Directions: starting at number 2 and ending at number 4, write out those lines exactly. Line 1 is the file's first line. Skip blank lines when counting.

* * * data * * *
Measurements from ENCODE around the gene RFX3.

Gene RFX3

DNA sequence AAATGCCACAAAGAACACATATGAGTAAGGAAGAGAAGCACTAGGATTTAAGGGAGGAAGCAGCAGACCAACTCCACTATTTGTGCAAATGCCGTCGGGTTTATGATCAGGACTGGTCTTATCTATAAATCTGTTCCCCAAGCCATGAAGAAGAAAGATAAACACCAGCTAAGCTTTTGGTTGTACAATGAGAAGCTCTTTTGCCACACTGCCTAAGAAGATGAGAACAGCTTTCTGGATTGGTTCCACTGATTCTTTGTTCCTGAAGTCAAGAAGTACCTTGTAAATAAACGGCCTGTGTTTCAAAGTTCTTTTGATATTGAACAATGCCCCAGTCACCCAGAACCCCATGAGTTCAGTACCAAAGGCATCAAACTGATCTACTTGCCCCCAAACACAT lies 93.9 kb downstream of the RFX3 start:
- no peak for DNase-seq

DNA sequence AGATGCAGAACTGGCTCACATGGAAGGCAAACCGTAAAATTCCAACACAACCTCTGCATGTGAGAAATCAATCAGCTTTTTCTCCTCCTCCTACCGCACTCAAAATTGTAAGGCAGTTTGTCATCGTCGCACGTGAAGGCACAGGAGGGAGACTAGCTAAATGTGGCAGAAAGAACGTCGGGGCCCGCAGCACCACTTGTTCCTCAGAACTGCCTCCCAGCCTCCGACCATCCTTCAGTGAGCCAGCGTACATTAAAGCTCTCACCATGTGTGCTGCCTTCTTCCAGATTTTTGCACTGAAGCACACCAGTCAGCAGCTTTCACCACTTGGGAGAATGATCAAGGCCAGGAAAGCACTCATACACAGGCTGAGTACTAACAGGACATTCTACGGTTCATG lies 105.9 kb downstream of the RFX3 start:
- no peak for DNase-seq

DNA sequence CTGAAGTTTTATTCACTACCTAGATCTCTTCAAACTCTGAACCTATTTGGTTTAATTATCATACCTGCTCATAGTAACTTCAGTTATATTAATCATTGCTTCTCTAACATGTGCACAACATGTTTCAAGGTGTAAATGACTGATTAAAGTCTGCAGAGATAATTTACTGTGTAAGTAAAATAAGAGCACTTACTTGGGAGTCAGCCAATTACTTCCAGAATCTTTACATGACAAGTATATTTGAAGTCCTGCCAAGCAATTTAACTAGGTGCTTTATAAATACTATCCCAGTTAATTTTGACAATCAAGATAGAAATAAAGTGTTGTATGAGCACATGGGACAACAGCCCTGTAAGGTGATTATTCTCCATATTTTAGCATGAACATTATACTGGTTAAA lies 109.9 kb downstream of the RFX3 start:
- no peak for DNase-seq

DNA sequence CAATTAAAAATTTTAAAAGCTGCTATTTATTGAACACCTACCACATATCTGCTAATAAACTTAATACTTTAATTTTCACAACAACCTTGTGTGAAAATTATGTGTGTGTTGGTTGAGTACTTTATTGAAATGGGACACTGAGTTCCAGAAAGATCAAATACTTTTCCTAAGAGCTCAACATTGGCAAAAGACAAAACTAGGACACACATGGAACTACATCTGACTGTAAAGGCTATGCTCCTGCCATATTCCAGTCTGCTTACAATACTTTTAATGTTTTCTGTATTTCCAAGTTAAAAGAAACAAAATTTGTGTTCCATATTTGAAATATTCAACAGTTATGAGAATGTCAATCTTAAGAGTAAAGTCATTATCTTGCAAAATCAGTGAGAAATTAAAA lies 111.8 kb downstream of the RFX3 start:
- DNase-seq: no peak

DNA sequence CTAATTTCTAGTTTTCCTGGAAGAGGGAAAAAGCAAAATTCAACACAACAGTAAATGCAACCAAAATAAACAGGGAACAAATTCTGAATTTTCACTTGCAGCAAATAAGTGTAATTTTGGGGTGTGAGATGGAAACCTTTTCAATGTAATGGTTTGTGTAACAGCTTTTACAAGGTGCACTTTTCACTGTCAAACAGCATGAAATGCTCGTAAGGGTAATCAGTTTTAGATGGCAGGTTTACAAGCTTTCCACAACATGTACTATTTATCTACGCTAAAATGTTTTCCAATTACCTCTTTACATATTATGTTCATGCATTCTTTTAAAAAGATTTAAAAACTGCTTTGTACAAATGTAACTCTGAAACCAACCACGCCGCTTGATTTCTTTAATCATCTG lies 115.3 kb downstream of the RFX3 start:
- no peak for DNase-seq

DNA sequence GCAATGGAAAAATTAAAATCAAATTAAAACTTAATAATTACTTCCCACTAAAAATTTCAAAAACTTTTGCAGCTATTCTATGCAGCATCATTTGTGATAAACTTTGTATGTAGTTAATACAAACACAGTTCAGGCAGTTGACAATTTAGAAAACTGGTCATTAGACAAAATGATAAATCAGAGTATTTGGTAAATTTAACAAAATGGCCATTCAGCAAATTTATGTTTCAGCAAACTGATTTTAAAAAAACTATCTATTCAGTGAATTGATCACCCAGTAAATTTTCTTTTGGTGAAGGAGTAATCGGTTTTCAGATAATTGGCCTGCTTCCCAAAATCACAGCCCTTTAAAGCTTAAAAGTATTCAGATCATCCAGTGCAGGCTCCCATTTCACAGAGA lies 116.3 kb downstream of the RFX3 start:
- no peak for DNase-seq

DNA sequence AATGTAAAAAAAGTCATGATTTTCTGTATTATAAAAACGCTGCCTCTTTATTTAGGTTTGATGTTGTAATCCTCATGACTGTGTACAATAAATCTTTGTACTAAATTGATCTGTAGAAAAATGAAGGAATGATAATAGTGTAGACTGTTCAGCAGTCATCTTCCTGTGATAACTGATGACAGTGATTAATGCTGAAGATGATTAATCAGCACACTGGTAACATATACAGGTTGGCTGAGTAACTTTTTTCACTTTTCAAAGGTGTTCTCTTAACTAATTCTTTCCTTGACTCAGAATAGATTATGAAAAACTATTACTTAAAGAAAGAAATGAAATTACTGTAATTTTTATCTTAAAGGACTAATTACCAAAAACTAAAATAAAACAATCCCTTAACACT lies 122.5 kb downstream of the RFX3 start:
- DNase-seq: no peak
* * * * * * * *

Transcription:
Gene RFX3

DNA sequence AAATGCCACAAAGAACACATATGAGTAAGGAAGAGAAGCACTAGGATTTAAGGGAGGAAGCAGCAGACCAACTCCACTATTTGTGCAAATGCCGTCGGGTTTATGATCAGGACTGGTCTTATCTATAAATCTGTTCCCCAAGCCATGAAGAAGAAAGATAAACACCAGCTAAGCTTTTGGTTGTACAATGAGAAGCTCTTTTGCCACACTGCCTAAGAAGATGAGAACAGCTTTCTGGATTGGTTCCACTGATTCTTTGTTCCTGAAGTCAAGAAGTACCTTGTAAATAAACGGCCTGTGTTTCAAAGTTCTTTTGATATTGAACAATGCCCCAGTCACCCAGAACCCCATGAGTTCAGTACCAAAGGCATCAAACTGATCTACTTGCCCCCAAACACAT lies 93.9 kb downstream of the RFX3 start:
- no peak for DNase-seq